As the 10 year anniversary of the Boston Marathon bombing and the search for the brothers behind the attack approaches, the lives lost in connection with the incidents are still being remembered. 

Boston Police Sergeant DJ Simmonds passed away in 2014, one year after he was injured in the shootout between law enforcement and the brothers in Watertown. His sister recently spoke to 7NEWS’ Kimberly Bookman at a playground in Randolph named in his memory. 

Nicole A. Simmonds-Jordan was with her children, who are getting to know an uncle they never met. 

“When I look at my children, I struggle to see and feel the hope and the optimism and the confidence and the protection that my parents made sure we had growing up,” Simmonds-Jordan said. “That pain is rooted from watching my parents live for the past nine years in an illogical order of them losing their son.”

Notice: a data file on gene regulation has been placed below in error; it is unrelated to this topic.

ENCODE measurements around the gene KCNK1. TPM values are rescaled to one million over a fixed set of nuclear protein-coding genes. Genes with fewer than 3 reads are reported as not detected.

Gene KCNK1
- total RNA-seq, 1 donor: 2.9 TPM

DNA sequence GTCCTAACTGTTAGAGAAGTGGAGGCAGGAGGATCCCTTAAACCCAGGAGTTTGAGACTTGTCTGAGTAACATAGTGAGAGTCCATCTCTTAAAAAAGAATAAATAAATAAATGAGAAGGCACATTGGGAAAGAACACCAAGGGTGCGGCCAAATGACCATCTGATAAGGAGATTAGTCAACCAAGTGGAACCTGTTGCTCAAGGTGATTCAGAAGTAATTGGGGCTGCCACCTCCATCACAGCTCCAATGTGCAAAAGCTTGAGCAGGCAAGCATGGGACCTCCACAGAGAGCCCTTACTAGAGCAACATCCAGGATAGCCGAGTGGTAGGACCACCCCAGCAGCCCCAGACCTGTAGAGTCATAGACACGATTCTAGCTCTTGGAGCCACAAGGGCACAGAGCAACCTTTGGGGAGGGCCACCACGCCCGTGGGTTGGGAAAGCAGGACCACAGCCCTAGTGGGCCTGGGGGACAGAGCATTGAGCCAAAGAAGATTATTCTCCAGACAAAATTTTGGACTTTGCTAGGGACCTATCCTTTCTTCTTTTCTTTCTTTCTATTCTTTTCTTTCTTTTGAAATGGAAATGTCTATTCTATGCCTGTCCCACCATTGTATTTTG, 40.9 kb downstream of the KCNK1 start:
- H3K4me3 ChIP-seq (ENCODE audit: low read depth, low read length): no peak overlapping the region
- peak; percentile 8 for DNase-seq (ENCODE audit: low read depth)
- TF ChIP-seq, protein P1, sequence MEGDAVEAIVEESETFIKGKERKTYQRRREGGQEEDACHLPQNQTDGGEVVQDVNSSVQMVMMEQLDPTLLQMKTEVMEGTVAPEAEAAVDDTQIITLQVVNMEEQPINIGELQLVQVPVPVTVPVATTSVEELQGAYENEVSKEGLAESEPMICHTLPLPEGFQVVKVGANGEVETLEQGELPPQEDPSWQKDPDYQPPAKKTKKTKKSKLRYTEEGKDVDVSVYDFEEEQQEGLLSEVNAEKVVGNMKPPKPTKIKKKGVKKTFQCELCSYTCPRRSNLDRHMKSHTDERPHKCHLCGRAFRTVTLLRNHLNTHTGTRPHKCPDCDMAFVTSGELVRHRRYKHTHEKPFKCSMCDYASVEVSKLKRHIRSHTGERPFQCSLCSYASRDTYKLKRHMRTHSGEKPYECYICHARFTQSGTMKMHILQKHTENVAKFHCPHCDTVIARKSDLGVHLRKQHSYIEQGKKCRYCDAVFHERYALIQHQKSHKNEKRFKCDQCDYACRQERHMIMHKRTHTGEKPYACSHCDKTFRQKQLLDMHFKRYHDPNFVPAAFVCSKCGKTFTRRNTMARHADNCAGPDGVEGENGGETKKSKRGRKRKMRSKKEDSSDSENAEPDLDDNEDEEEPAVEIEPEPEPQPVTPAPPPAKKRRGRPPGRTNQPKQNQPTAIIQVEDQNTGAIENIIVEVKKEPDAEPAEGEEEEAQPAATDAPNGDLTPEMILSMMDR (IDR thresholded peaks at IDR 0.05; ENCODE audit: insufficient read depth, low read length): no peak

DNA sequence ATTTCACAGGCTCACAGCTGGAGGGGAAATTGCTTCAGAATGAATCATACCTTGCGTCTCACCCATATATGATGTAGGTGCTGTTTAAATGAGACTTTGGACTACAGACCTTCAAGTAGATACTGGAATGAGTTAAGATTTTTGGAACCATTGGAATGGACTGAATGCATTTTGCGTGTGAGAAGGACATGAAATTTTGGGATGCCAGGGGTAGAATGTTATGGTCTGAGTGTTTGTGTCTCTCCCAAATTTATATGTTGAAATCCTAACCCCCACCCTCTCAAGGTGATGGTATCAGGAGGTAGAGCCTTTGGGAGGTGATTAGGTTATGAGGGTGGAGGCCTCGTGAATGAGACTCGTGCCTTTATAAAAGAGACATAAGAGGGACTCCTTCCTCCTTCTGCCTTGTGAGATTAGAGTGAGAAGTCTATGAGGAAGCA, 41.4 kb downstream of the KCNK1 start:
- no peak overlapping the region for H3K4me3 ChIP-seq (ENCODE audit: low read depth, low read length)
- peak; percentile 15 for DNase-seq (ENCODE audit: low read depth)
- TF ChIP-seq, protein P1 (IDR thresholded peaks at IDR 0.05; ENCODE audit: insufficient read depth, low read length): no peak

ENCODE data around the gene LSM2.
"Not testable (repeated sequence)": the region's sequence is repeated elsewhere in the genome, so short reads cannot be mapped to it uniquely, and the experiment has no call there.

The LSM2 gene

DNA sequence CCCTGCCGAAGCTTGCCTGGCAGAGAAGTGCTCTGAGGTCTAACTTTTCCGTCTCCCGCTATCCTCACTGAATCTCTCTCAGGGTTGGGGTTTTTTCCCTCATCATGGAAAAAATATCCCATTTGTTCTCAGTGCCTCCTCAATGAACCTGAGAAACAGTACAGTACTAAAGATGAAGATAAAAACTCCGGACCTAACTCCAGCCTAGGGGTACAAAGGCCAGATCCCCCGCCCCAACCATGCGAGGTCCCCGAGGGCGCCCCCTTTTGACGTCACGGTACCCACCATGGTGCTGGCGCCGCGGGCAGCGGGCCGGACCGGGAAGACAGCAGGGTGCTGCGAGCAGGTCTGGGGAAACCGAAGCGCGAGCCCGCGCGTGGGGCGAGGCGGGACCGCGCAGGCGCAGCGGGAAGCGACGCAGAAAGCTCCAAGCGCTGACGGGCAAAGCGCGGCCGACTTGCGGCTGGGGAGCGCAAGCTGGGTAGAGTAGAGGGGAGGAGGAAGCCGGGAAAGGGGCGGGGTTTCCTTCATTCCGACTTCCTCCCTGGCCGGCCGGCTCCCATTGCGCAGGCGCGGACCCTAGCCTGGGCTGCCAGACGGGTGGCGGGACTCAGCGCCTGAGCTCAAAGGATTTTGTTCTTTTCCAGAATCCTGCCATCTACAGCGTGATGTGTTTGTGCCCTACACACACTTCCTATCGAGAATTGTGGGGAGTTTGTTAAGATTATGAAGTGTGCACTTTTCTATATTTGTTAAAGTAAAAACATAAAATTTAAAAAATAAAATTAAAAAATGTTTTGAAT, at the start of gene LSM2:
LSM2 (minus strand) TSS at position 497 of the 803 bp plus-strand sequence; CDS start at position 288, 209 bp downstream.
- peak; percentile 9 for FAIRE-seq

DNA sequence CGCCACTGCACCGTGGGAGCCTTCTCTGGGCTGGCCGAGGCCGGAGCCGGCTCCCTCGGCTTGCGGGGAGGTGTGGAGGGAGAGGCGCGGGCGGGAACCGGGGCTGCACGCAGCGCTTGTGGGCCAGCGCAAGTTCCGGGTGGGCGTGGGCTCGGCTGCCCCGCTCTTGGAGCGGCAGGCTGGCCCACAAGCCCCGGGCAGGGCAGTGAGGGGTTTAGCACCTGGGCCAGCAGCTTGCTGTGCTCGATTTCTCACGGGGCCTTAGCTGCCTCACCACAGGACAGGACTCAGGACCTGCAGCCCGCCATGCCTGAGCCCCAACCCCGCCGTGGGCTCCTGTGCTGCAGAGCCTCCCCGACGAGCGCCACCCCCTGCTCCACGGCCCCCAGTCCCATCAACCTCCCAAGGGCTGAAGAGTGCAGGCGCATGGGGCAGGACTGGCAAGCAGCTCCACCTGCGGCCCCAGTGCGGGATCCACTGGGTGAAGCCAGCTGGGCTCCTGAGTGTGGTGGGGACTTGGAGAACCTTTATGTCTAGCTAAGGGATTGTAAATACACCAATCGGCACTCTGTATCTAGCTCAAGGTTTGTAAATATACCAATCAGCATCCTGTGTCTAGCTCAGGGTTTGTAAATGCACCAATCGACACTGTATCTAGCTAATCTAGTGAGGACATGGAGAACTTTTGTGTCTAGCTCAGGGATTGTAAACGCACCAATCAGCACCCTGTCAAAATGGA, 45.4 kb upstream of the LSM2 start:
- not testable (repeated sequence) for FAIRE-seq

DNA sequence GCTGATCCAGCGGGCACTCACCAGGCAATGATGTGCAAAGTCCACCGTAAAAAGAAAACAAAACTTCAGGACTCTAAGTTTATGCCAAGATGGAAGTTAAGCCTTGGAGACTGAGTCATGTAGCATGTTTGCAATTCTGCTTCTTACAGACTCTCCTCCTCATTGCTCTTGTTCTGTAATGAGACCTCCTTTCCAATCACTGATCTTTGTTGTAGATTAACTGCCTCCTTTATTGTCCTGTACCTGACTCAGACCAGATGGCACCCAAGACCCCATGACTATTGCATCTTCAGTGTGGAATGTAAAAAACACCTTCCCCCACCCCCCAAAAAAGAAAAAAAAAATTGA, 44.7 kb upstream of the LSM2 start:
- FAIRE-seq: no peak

It has been a difficult road for the Simmonds family. 

Initially, DJ was not considered a victim of the marathon bombing. The family had to have a medical examiner make that ruling, fight for line of duty death benefits and push to have DJ’s heroics publicly recognized. 

“When they call DJ the 5th victim — I heard it so much that I started saying it,” Simmonds-Jordan said. “But as I think now more maturely, it’s like ‘Is there a hierarchy to trauma and death? What number is everyone else?’”

The playground in DJ’s hometown of Randolph is steps from where he used to bike as a child. 

There’s another playground in Dorchester created in his memory. 

His name is also etched in the Boston Police Memorial Wall. 

But, despite all that, DJ’s sister said she feels her brother is still not given the same attention or recognition as the other marathon victims. 

“Am I the only person that provokes the thought, ‘If my brother was white, would he be Boston’s hero?’”

To his family, DJ was a hero. Years after his death, the family will continue to tell his story and keep his legacy alive. 

“It makes me want to live forever so I can make sure my brother at least gets to live as long,” Simmonds-Jordan said.

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